"The writer would be financially responsible for any legal action brought against the book but would not own its copyright. Full Fathom Five could use the writer’s name or a pseudonym without his or her permission, even if the writer was no longer involved with the series, and the company could substitute the writer’s full name for a pseudonym at any point in the future. The writer was forbidden from signing contracts that would “conflict” with the project; what that might be wasn’t specified. The writer would not have approval over his or her publicity, pictures, or biographical materials. There was a $50,000 penalty if the writer publicly admitted to working with Full Fathom Five without permission."
No! If the concept is well and truly the property of the company, they are responsible. Full stop! Here the lines of ownership are really getting blurry. That's the whole point, isn't it? To own the property? That what Full Fathom Five has created is theirs, the good and the bad. Frey, poor form that you are trying to have the author's cake and eat it too. That said, I don't see anything wrong with a pseudonym, especially if the series is likely to be written by several different authors.

Children's Book Packaging is not new and pseudonyms are the norm. This isn't anything new and I can pretty much guarantee you've read books that were created in this way. Children's publishers (I could list a number that I've worked with) develop concepts in house and then outsource the writing. It's a common practice and I think it's ridiculous that anyone, especially authors, would turn their nose up at this. These books are a guaranteed income for the publisher. They basically fund the publishers' creative endeavors: taking on new authors, trying out new media, experimenting in other genres, etc etc. So, don't bite the hand that feeds you!

But when concepts are developed in the way that Full Fathom Five does, it get's difficult to say who the author is. The creator? The writer? The person at the who thought of the awesome plot point that took the series from great to awesome? Maybe the editor at the publishing house should get a by-line too. Now, for I Am Number Four, it seems like Frey has gone about this completely wrong considering the author's heavy involvement with the project from the development stage. But, in general, packaging does have a clear creator that is the packager itself. Packaging... Right idea Frey, wrong (and fuzzy) application of it.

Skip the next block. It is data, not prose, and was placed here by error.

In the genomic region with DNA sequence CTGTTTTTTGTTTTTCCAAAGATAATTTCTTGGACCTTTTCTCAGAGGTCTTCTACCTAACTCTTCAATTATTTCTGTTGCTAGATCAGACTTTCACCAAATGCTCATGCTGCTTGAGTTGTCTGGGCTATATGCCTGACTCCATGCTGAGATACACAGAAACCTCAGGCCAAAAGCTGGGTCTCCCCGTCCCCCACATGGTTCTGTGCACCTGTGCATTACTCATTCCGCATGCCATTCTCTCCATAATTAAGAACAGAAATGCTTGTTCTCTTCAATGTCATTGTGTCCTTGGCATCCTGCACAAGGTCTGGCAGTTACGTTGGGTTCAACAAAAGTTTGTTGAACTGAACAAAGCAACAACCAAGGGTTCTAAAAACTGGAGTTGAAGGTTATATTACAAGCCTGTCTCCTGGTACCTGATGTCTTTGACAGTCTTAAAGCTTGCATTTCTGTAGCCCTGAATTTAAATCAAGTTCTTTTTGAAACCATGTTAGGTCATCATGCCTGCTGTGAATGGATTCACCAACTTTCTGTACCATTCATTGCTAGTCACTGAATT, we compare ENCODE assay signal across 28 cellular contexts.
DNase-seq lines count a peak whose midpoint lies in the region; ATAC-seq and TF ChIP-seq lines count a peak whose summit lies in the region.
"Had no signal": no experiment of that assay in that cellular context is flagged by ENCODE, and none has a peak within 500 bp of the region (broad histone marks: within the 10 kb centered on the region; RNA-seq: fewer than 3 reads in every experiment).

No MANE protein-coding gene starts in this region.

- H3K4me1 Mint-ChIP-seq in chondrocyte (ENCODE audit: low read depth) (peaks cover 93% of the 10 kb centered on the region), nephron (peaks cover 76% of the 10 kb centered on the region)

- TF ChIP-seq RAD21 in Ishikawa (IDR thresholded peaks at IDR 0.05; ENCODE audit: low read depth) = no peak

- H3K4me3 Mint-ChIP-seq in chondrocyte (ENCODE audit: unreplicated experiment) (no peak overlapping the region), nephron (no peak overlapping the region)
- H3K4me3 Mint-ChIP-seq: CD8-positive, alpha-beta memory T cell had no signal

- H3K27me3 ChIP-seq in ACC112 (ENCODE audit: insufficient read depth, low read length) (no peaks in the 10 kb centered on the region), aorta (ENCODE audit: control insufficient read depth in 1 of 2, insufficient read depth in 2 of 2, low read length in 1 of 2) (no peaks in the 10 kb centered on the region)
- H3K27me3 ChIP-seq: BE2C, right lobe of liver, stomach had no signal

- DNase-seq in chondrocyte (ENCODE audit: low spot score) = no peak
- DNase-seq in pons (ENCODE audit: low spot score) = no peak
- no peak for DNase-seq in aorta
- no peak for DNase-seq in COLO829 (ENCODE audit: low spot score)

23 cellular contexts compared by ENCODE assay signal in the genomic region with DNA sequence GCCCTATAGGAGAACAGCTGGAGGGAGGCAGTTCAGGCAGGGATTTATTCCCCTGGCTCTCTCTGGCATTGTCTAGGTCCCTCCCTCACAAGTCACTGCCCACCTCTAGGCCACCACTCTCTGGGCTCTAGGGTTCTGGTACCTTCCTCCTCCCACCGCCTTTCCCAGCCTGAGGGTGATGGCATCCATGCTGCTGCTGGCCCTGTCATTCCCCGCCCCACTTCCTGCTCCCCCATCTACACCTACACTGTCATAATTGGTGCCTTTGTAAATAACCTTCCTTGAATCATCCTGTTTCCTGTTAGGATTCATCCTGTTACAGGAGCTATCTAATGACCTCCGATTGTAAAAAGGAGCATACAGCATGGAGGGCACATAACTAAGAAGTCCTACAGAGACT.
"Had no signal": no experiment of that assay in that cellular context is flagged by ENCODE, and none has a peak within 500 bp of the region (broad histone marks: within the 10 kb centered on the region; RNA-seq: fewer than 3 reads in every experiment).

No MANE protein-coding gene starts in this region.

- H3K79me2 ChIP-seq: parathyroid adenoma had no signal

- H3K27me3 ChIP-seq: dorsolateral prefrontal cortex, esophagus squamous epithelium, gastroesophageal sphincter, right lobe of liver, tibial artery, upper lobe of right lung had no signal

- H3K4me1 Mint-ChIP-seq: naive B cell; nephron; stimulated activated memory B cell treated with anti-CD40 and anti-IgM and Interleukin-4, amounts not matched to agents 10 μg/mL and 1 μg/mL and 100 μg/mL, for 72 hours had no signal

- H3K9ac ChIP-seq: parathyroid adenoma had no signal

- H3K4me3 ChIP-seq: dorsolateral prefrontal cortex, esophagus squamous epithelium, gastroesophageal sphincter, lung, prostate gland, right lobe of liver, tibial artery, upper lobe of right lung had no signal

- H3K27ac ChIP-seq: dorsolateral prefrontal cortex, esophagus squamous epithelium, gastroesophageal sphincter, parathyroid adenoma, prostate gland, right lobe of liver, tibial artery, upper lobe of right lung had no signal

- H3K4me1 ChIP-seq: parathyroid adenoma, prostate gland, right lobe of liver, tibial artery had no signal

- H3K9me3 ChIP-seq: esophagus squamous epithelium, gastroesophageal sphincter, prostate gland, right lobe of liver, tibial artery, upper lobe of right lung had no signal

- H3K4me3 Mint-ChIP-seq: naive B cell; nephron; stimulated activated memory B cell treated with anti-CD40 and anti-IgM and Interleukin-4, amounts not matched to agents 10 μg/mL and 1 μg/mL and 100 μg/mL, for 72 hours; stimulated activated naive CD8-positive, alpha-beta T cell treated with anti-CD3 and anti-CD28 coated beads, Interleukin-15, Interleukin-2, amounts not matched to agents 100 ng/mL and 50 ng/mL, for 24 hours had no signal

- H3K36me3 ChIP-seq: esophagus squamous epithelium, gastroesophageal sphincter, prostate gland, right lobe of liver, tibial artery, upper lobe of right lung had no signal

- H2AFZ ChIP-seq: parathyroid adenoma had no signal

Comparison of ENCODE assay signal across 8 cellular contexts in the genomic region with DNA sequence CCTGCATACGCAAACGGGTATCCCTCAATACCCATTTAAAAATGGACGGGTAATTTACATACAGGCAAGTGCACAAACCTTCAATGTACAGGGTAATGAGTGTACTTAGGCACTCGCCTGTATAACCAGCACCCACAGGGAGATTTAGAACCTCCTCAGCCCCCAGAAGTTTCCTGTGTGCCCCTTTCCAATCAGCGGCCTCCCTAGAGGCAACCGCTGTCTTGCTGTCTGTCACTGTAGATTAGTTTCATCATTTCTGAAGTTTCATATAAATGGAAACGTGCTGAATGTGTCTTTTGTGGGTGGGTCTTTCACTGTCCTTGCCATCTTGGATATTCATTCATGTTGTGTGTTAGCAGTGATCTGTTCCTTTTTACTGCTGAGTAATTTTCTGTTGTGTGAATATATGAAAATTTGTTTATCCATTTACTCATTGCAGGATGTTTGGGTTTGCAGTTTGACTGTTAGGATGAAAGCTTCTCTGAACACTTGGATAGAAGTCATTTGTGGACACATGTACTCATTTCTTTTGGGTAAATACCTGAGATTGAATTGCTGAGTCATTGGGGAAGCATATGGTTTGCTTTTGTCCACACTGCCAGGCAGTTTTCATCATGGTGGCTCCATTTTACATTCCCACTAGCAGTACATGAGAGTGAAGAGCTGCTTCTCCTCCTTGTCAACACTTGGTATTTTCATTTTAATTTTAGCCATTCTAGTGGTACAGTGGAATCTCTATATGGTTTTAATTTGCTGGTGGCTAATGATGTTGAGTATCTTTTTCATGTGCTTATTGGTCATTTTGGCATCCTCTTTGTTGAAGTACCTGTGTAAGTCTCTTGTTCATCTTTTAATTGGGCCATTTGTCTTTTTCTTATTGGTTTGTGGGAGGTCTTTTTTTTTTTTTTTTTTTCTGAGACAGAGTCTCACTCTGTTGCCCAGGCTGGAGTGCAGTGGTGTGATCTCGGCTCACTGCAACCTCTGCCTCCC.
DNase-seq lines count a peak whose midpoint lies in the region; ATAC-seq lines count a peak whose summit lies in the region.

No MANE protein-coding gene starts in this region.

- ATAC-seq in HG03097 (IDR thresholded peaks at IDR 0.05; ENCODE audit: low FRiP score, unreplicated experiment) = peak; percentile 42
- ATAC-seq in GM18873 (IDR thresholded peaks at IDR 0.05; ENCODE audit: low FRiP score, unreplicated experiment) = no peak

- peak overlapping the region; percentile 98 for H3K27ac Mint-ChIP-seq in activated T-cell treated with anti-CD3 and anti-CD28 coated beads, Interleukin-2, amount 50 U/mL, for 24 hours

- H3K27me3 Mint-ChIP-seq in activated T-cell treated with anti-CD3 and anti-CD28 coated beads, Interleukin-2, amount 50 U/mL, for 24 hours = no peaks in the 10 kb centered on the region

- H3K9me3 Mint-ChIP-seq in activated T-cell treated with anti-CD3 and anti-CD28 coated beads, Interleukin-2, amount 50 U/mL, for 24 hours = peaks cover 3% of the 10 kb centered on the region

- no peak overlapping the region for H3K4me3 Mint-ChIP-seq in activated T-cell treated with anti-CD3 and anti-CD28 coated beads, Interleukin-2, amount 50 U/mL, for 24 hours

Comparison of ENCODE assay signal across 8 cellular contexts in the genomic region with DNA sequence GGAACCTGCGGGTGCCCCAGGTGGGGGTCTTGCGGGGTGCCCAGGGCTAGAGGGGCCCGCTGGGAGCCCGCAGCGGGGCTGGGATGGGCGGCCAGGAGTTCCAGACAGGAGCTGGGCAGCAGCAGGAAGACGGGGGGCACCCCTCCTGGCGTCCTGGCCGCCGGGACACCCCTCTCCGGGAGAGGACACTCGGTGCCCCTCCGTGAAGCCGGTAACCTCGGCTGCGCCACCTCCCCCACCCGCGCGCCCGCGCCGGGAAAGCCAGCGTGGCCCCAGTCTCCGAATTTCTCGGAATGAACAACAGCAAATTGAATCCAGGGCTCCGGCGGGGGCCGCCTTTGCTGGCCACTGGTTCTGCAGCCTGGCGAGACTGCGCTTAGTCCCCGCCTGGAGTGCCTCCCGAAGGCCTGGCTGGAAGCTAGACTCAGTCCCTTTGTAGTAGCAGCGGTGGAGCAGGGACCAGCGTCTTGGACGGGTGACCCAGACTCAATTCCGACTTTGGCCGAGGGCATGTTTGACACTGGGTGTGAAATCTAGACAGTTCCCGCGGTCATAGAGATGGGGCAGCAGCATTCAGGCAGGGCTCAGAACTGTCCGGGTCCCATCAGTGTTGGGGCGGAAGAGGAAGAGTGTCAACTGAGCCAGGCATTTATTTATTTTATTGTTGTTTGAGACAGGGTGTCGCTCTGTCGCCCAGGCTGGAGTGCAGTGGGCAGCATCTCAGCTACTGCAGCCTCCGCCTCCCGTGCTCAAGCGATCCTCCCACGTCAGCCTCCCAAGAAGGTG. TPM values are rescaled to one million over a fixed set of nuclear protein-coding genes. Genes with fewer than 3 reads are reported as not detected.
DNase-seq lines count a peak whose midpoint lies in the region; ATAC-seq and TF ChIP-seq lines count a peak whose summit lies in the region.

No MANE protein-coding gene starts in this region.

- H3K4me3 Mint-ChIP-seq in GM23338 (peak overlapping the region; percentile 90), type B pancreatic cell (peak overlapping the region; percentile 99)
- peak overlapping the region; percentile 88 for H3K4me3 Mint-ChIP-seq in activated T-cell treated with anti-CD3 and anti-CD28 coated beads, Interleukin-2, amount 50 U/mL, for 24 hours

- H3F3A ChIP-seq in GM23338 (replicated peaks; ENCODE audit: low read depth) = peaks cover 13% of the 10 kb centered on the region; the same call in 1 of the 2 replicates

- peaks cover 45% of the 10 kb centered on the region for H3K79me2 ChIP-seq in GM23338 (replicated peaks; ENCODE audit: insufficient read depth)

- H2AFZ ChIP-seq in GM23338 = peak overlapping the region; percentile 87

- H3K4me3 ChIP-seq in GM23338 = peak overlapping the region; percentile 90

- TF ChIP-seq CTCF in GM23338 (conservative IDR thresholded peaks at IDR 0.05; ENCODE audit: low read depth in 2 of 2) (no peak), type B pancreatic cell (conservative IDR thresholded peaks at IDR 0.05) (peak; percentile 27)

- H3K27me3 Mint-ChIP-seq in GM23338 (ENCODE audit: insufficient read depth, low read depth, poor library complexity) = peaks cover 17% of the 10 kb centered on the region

Frey focuses on collaboration and teaches authors about commercial writing. Frey seems to do a one-on-one master class on writing commercial fiction. This is fine, but when Frey has authors sign away rights to their own work for tuppence? That's just wrong. Look, if Frey wanted to charge an author for a manuscript or concept review, then that's great. I think there's a lot that young authors can learn from successful seasoned veterans. Or, if he wanted to buy the concept from the author and then develop it further himself. That's also fine. It would then be between Frey and creator to determine a price. Or, if he wanted to hire the author to work for him as an employee and develop series for a living, that's fine too. But his approach to acquiring these concepts really rubs me the wrong way. Right idea Frey, wrong practice.

I'm just not sure Frey fully understands what it means to create intellectual property. The integrity of IP is actually the major thing I struggled with when working at a packager, but in a different way that I struggle with Frey claiming rights to IP that he hasn't fairly developed or paid for. There are some things that you just can't do in packaging with integrity. When an author is writing their own work, things happen, plots change and characters evolve in ways you didn't expect in the development process. As you're putting pen to paper, things just happen and when you're writing for yourself, they're allowed to happen. But an author, writing from a packager's brief, no matter how sensational their ideas might be, they can not appear in the book. To wander away from the concept is to add to an intellectual property that isn't yours. It's a shame, but it's the only way packaging works.

What's so wrong with being market focused? Film and series... that's where the big bucks are; it would be irresponsible if they were ignored! James Frey says that he focuses on series that are easy to translate to film. For one, film is where authors go from just paying the bills to becoming properly uber-wealthy scribes. So why is everyone against the approach that a company would create series books (which have a better long term return) that are film friendly (where good profit can be made)?

And as for those who criticize the 'fiction factory' approach? It's what I like to call market awareness. I don't understand those who poo-poo this approach and call it a 'fiction factory'. Publishers are doing the same thing: they call it looking to fill a gap.

As I've said: Writing is an art, but publishing is a business. I think some of James Frey's ideas are spot on, but his execution of his ideas seems to be hanging both him and his company.